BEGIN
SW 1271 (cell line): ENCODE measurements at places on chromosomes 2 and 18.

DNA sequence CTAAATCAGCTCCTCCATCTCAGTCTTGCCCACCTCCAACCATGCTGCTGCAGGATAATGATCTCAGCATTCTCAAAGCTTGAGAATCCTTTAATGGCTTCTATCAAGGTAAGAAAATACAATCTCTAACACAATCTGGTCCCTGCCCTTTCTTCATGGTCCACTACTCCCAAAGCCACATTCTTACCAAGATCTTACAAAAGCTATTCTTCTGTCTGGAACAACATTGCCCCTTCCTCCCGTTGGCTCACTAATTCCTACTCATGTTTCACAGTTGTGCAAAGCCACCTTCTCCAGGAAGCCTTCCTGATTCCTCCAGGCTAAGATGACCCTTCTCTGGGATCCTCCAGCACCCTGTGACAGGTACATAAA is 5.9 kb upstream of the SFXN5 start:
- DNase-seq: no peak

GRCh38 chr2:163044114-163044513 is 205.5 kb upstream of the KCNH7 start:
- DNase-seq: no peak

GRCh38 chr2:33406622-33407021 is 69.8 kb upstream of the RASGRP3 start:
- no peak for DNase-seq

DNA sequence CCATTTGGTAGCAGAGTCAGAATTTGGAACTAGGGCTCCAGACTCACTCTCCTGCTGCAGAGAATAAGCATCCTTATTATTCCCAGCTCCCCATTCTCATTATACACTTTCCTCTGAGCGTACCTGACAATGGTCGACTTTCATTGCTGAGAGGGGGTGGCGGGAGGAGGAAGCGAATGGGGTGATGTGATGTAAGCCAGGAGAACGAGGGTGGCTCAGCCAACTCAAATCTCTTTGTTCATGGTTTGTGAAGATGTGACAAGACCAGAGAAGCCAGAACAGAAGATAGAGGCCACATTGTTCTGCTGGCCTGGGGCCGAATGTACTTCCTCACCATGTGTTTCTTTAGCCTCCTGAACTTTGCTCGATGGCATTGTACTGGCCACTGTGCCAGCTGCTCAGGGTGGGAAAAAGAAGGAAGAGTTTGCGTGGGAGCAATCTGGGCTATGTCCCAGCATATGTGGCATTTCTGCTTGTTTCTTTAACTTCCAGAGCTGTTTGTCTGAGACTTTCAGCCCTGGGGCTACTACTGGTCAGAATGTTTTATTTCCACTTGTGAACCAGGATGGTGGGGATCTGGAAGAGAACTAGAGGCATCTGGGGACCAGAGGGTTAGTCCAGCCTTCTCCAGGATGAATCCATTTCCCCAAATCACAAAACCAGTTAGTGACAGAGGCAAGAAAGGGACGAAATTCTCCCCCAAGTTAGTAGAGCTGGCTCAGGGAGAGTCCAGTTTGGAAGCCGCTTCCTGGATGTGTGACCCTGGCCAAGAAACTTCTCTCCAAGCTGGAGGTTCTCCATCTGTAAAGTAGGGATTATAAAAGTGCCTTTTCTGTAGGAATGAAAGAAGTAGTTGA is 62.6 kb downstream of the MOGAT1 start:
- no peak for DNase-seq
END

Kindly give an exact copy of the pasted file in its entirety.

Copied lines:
SW 1271 (cell line): ENCODE measurements at places on chromosomes 2 and 18.

DNA sequence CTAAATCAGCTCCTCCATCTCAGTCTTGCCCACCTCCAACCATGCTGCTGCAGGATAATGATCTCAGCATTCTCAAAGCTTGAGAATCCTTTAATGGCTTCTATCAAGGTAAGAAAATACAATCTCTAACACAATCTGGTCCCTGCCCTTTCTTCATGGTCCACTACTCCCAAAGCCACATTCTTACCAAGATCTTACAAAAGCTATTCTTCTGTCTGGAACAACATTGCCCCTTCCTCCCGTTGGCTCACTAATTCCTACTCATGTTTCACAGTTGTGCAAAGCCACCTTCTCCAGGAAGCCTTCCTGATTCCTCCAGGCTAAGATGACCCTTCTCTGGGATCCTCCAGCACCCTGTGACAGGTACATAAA is 5.9 kb upstream of the SFXN5 start:
- DNase-seq: no peak

GRCh38 chr2:163044114-163044513 is 205.5 kb upstream of the KCNH7 start:
- DNase-seq: no peak

GRCh38 chr2:33406622-33407021 is 69.8 kb upstream of the RASGRP3 start:
- no peak for DNase-seq

DNA sequence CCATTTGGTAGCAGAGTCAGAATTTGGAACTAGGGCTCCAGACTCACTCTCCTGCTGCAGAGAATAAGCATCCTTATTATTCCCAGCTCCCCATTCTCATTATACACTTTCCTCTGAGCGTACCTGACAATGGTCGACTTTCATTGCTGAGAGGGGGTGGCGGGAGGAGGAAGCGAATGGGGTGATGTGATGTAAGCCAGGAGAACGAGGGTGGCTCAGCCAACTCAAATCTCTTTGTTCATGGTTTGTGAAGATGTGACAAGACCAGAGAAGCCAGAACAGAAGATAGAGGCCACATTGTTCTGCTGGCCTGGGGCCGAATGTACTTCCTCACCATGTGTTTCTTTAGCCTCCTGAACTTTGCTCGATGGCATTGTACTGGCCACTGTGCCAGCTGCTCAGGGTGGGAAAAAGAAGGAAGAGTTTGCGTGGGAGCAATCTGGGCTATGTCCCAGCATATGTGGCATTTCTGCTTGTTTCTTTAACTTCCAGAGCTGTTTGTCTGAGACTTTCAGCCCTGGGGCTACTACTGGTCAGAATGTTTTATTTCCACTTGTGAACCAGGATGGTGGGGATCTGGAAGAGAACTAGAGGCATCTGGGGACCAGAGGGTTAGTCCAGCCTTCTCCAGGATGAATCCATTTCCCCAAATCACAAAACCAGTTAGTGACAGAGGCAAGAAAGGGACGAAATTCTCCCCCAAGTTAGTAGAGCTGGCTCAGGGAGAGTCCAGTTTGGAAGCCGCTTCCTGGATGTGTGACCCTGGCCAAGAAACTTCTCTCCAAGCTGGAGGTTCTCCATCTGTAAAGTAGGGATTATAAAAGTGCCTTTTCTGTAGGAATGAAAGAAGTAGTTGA is 62.6 kb downstream of the MOGAT1 start:
- no peak for DNase-seq